Osteoporosis drug 'can work in elderly'

Osteoporosis Congress Treating over-80s, green tea benefits and stone-age bones.

Women over 80 who have osteoporosis are not too old to treat, according to an analysis of two international trials, presented at the International Osteoporosis Foundation World Congress, held in Canada last week.

Women aged 80 and over account for 30 per cent of all fragility fractures and 60 per cent of all hip fractures because of high prevalence of osteoporosis and a high incidence of falls.

Dr Ego Seeman, from the University of Melbourne, Australia, told the conference in Toronto that 2g daily strontium ranelate (Protelos) had been shown to greatly reduce the risk of vertebral and non-vertebral fractures in this population.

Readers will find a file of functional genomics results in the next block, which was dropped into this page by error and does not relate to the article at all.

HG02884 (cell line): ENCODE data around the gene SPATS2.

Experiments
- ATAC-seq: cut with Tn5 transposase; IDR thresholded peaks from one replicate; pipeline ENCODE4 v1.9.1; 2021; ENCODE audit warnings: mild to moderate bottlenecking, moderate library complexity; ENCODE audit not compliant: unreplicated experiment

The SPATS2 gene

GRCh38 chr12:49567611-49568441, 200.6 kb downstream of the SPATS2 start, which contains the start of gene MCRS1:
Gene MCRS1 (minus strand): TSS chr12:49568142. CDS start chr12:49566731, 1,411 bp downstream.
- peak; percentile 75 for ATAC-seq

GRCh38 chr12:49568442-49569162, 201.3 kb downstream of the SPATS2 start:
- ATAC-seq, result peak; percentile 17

The researchers looked at combined data from the Spinal Osteoporosis Therapeutic Intervention Study (SOTI) and the Treatment of Peripheral Osteoporosis Trial (TROPOS) to see how safe and effective strontium ranelate was in preventing fracture over one year of treatment. They analysed data from 1,488 women who took strontium ranelate or a placebo.

Compared to placebo, women taking the drug had a 59 per cent reduced risk of vertebral fracture, 37 per cent reduced risk of clinical fracture and 41 per cent reduced risk of non-vertebral fracture.

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